Living in the present moment is hard. If you think too much about your past or future, you’re not actually living, but you become part of an illusion.
I’ve been living in the past or future for most of my life. I still am and whenever I think about the past or future, I get anxious. The certainty of the past and the strong, naked desires about the future are two elements of anyone’s life and they’re making the present moment hard to focus on.
We choose to relive our past through the strong emotions and feelings we felt a while back. Either we’re talking about a positive feeling, such as loving someone, or we’re talking about its opposite, hating someone, if these feelings have been strong in the past, remembering them will make the past stronger than the present moment.
On the other hand, the future aspect of our lives is not so different. We either desire to have the positive feeling in our lives or to run away from the negative feeling that we felt in our past.
This way, we stay connected constantly to the past and future and, day by day, we forget that once, our past was a present moment and the future we’ll have is strongly impacted by the present moment. Therefore, everything comes down to now. What you’re doing now, what you’re feeling now, what you’re thinking now.
What you’re doing now …
The actions you’re having right now are the actions that really matter. After all, you can’t change what you did in the past and you can’t control RIGHT NOW how you’ll act two days from now.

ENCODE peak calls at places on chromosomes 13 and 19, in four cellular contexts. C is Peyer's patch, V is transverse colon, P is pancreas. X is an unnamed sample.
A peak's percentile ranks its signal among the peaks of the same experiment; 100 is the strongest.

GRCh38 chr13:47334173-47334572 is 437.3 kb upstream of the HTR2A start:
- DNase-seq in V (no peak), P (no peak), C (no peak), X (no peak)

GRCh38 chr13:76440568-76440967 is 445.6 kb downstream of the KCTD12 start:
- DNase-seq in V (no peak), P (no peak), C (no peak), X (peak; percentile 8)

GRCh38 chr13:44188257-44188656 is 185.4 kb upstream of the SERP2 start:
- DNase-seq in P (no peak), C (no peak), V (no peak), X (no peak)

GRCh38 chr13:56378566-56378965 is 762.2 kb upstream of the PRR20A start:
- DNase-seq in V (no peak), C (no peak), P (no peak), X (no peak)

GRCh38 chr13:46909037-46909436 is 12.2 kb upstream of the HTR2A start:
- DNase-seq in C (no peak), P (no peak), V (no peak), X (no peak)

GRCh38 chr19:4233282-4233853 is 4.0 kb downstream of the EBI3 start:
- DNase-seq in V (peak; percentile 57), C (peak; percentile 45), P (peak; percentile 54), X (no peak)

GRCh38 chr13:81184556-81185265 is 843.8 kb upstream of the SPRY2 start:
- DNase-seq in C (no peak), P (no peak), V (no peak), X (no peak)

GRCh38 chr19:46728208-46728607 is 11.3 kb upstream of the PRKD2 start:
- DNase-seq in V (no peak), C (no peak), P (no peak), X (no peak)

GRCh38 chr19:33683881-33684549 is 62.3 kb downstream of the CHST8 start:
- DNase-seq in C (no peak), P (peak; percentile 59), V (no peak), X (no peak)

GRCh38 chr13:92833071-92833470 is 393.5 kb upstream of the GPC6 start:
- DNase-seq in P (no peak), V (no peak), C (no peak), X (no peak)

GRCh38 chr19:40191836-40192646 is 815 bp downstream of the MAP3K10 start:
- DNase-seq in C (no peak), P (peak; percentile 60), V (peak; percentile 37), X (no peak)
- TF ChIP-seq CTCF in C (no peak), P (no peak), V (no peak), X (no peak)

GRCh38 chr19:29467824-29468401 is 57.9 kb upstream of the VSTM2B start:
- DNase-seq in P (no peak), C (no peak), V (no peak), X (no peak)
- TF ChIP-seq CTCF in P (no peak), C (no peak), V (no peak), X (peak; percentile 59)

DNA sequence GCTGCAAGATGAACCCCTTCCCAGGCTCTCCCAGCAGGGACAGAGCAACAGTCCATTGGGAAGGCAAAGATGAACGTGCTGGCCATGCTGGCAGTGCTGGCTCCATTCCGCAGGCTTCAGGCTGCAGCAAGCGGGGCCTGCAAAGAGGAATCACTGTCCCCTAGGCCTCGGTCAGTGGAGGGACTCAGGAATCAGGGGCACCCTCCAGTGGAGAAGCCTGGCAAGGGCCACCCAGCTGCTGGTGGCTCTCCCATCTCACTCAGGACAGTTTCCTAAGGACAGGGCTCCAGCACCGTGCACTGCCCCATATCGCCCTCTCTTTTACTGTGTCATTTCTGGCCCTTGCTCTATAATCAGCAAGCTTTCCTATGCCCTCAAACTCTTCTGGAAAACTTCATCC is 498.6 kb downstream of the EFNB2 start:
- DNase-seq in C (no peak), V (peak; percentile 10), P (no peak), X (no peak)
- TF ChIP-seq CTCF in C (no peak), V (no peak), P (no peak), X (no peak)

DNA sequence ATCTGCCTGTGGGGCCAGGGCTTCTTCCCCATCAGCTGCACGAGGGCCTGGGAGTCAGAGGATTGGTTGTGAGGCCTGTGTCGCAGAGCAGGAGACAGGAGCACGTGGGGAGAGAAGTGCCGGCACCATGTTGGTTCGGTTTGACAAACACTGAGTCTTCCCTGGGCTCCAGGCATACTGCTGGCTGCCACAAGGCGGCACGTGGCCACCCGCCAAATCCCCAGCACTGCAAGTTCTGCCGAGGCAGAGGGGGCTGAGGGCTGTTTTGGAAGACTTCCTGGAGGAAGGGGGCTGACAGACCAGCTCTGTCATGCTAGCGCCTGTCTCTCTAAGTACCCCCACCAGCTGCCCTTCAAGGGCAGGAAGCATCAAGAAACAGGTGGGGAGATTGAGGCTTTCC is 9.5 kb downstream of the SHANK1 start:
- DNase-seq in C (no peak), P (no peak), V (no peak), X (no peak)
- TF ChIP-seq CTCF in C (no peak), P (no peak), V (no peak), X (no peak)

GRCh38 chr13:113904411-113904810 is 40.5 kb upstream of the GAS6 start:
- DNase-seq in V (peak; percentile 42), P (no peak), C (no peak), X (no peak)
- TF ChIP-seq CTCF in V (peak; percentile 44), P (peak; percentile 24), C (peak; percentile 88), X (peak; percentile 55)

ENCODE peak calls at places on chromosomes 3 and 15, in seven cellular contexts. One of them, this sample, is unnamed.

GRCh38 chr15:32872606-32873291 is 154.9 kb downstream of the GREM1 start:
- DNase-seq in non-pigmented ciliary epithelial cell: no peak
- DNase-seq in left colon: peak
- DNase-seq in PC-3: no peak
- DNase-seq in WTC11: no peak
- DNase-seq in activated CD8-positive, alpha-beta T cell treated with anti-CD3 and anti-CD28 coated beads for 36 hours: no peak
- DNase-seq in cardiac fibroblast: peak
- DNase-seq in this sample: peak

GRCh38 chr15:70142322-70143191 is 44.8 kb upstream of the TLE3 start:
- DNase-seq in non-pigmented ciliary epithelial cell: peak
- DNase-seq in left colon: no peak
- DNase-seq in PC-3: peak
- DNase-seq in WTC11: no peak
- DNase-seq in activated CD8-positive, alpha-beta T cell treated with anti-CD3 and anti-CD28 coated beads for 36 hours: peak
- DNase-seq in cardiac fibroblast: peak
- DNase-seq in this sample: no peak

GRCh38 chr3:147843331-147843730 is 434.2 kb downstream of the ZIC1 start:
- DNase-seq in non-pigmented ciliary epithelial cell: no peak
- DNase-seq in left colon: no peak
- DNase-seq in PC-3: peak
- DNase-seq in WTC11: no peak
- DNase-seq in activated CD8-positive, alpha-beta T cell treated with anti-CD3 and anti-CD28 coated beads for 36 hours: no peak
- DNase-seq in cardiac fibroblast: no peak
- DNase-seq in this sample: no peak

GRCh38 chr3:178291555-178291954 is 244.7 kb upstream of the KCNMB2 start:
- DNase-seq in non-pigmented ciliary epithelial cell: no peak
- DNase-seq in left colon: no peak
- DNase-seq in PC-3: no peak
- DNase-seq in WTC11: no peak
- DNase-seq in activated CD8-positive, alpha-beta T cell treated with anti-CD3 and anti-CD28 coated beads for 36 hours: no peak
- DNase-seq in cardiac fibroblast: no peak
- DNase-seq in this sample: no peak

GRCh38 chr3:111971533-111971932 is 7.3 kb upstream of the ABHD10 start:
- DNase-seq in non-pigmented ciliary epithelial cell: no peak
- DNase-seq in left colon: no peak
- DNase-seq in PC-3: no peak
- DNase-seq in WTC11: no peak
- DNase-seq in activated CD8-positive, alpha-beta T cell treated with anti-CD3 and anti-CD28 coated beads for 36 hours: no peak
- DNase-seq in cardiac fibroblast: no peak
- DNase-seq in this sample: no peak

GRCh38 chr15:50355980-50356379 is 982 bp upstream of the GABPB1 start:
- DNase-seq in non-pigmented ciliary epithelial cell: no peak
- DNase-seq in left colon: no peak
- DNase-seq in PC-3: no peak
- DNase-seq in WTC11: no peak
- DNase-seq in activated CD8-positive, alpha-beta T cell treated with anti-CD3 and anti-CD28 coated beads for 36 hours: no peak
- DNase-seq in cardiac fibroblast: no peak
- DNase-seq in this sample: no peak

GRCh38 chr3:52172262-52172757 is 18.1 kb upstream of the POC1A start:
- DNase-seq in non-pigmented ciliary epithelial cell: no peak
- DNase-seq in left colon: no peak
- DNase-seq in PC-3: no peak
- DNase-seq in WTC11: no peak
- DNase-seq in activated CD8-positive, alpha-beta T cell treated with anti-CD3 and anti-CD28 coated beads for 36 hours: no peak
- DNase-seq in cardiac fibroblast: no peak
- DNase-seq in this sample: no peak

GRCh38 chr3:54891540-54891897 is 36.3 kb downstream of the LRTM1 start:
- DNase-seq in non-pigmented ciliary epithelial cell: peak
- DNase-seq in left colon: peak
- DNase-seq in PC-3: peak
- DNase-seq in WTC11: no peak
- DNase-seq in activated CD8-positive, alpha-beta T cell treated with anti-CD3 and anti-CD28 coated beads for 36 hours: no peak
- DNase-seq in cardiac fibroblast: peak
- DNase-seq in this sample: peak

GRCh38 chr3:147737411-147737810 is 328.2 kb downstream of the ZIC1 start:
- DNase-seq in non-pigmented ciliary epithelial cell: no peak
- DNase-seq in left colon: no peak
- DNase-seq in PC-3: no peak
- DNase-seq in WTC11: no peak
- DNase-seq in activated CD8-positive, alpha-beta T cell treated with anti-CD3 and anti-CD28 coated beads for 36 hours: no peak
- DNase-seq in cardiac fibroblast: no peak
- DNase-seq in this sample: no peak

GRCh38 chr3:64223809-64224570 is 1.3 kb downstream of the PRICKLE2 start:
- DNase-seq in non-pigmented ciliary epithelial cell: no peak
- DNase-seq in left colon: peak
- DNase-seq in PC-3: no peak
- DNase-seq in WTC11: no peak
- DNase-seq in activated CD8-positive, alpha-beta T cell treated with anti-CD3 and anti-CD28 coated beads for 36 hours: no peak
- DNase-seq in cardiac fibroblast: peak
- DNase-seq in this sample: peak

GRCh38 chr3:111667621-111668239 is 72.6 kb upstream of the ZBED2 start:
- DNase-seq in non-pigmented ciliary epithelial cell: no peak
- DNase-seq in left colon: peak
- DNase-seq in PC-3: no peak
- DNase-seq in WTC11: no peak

When it comes to our future, the more you’re trying to control the future with actions in the present moment, the more boring the future will be. As soon as you’re trying to control your future, you’re creating expectations for how that future is going to be like. But that version that you imagine is always an illusion because you’re not the only one contributing to your future.
It’s like trying to buy an ice cream today for the next week and not having a fridge to store it but still expecting the ice cream to be eatable one week from now.
But what if I’m thinking about how my life is going to be 10 years from now?
For example, let’s say you decide that in 10 years you want to buy a house. In this case, the decision of buying a house is made in the present moment with the expectations of having a house 10 years from now. But are you going to start building your house today? No, not really. Instead, you are going to save money so you could buy the desired house 10 years from now.